much as the sweetest sugar. The second daughter said that she loved him as much as her prettiest dress.
Our youngest was quiet. The King asked her….”How much do you love me.” She replied, “I know not what to
compare my love to, Father.” He encouraged her and asked her to think again. “I do not like even the best
food without salt. Therefore, I love my father like salt.” He became angry not understanding the compliment
she had given him for salt is worth more than gold sometimes. “Like common salt,” he raged! He had the
kingdom divided between the two oldest daughters and placed a sack of salt upon her back and she was
lead into the forest by two guards. I begged him not to but he wouldn’t change his mind. I wept. She also
wept and the road to the forest was strewn with the pearls from her eyes. After a few days, the King regretted
his behavior and the soldiers were sent into the woods to find her. They could not. We have wept since.” And
so ended the Queen’s sad tale.”When I opened the emerald box, I saw the pearl that my daughter used to cry. Where did you get it” the Queen implored?

“In the forest, I met an old woman and carried some bundles to her home. I didn’t see a
beautiful princess.” When the King was told of this, the three of them returned to the forest to look for the old
woman.
She was in her cottage spinning with the homely child beside her. An owl came to the window and the old
woman said, “It’s time to go to the well.” Off she went deeper and deeper in to the forest. She brought up a
bucket of well water and began to wash her face. As she did so, the homely mask soon came off and in the
moonlight you could see she was the beautiful princess.
Meanwhile, the Count had strayed from the King and Queen and climbed a tree to find them. But what he did
see was the girl, a beautiful girl. He edged out further on the branch to secure a better look but the tree limb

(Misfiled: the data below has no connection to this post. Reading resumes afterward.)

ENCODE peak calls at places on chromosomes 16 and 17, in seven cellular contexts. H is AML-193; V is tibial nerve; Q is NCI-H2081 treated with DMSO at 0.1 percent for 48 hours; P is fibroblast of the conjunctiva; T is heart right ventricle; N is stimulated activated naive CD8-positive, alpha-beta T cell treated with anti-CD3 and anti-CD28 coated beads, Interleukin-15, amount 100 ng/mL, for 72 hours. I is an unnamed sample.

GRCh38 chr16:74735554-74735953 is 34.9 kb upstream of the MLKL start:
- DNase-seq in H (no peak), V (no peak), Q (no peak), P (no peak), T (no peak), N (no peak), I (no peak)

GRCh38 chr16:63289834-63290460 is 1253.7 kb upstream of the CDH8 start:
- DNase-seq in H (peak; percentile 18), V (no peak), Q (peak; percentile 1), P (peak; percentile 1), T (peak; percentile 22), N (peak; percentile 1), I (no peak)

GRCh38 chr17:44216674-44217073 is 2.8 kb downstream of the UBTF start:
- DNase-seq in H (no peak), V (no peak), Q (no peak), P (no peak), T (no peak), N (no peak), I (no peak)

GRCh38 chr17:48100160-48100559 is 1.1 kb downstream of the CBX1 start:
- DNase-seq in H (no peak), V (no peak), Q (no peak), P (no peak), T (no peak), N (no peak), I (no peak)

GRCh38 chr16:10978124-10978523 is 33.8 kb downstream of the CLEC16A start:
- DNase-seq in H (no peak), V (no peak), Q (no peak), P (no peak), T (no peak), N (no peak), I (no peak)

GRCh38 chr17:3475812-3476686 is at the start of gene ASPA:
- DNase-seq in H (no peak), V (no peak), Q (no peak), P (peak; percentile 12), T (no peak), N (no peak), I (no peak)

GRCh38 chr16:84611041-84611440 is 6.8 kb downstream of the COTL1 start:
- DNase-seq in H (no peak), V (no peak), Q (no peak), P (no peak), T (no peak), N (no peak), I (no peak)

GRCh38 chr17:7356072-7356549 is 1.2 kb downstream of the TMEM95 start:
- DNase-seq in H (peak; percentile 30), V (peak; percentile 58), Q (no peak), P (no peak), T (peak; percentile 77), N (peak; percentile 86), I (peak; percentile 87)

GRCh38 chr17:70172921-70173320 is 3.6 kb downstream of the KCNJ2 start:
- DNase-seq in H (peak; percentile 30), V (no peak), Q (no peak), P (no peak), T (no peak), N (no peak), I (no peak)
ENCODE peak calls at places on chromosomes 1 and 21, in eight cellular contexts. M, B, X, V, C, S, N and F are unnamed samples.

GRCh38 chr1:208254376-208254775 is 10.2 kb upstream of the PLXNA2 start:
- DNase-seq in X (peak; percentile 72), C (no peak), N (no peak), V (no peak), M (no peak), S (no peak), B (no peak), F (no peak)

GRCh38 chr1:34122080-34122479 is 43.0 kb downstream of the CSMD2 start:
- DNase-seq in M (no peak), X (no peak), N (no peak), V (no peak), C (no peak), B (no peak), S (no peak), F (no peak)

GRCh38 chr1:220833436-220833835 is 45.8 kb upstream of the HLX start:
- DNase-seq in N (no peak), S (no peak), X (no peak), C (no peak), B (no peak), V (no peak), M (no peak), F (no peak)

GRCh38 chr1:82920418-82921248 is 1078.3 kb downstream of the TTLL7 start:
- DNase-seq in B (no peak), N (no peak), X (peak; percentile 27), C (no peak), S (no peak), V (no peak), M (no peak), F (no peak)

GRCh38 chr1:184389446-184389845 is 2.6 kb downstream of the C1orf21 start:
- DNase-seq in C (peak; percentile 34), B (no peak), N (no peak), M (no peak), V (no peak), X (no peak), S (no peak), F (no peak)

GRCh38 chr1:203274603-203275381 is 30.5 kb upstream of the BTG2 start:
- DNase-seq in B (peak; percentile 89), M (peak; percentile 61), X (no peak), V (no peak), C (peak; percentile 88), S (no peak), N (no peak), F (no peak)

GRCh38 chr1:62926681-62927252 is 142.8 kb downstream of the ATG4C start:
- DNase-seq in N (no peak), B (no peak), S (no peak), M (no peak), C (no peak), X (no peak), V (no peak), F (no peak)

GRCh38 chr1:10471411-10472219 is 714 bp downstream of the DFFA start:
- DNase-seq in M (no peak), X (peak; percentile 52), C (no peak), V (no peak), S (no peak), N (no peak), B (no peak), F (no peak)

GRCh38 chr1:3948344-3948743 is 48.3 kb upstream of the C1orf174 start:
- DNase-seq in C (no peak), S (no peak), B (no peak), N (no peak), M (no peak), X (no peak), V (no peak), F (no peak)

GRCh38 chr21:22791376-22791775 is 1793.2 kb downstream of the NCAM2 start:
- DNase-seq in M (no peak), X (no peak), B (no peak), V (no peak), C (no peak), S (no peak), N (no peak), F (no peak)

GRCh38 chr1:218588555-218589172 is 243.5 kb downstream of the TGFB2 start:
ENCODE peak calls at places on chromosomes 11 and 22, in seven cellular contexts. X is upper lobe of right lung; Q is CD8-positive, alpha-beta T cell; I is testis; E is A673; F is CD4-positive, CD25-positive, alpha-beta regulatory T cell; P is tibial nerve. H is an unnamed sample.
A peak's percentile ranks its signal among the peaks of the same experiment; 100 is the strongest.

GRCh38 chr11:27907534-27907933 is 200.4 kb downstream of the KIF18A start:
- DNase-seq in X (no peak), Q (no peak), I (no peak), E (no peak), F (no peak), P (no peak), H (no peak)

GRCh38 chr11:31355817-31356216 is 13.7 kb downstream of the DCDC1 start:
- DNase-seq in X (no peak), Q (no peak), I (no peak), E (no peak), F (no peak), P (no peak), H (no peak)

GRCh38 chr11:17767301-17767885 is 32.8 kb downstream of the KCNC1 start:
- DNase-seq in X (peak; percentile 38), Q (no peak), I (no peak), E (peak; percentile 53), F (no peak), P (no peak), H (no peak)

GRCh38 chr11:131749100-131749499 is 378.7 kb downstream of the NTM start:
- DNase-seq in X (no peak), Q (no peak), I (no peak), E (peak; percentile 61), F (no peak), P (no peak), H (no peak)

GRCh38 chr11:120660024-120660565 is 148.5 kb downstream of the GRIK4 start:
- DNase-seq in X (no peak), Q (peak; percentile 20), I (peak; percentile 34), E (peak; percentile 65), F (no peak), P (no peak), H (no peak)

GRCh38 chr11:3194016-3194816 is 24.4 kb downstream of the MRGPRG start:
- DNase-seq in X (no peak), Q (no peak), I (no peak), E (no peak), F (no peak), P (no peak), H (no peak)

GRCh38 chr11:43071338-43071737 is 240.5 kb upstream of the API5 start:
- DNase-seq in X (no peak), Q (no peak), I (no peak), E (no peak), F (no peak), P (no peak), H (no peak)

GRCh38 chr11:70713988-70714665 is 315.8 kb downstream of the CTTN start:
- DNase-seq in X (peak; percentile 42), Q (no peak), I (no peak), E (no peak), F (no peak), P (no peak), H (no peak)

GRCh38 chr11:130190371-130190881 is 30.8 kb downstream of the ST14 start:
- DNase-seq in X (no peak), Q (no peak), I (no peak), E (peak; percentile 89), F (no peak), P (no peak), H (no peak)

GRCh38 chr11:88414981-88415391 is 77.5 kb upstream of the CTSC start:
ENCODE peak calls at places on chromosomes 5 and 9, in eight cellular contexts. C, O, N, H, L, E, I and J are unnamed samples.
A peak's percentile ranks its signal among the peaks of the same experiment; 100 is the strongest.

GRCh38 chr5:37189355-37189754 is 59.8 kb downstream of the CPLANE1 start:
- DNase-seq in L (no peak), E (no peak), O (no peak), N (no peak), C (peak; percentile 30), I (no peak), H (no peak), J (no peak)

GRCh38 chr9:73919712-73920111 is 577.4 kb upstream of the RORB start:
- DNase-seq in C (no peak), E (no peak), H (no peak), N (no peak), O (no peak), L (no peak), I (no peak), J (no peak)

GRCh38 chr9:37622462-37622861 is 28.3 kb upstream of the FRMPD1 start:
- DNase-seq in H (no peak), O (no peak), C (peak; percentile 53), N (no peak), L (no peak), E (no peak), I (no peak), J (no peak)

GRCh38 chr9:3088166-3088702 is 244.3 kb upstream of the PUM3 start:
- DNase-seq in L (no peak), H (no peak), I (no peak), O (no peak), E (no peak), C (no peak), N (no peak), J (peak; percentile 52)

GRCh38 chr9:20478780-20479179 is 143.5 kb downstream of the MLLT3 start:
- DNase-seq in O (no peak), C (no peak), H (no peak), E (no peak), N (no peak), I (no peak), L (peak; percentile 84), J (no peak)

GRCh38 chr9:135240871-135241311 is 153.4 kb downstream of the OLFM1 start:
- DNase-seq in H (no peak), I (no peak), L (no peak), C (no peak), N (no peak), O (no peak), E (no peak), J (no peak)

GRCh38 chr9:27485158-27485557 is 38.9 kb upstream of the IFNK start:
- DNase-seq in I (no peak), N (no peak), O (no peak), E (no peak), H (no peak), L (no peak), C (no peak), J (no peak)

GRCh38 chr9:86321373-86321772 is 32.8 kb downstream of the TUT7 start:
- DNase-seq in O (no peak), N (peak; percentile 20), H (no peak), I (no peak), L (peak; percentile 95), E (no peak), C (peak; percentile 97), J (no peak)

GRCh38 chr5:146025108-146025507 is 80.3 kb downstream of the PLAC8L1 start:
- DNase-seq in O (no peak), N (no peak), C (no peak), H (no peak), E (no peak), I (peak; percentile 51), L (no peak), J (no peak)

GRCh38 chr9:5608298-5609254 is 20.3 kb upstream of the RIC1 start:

creaked. The girl heard the noise and placed on her mask as she ran from the well. He recognized her as the
goose girl from the old woman’s cottage. He climbed down the tree as quickly as possible but the fair maiden
had disappeared.
He found the King and Queen and said, “I think I have just seen your daughter. She probably went down this
path.” The three went hurriedly down the path and came upon the old woman’s house. They peered in the
window and saw the old woman alone at her spinning wheel. They knocked softly and heard her response:
“Enter. I was expecting you.” They asked the old woman if she knew of her daughter, the Princess. The old
woman rose from her stool and pointed a finger to the King and said, “Three years ago, you unjustly drove
her away. She who was good, kind and pure as salt! She put out her hand, which was filled with salt and
asked, “do you know the value of salt and therefore the love your child has for you?”
The King expressed his sorrow and beseeched the old woman to show him his daughter. A door opened and
the Princess appeared. Everyone wept tears of joy but only the princess wept pearls. The King asked her
forgiveness and said that he had no kingdom left to divide and that he had nothing of worth to give to her.
The old woman said: “This child needs nothing. She is as the salt of the earth, pure, life giving and watched
over. Her pearls are finer than those of the sea and she shall always have them.”
Upon this comment, the old woman put up her hands and said that for the years the Princess spent tending
her geese, the cottage was hers to keep. The kindly woman disappeared and the cottage changed into a
beautiful palace.
In all of the commotion, the Count was overlooked and he began to go. The Queen stopped him and asked if
there was any way that they could repay him for finding their daughter. The King offered his gold, the Queen
offered the pearls. He looked at the Princess and asked if she would marry him. The Princess agreed…..
And they all lived happily ever after.

The Salt Institute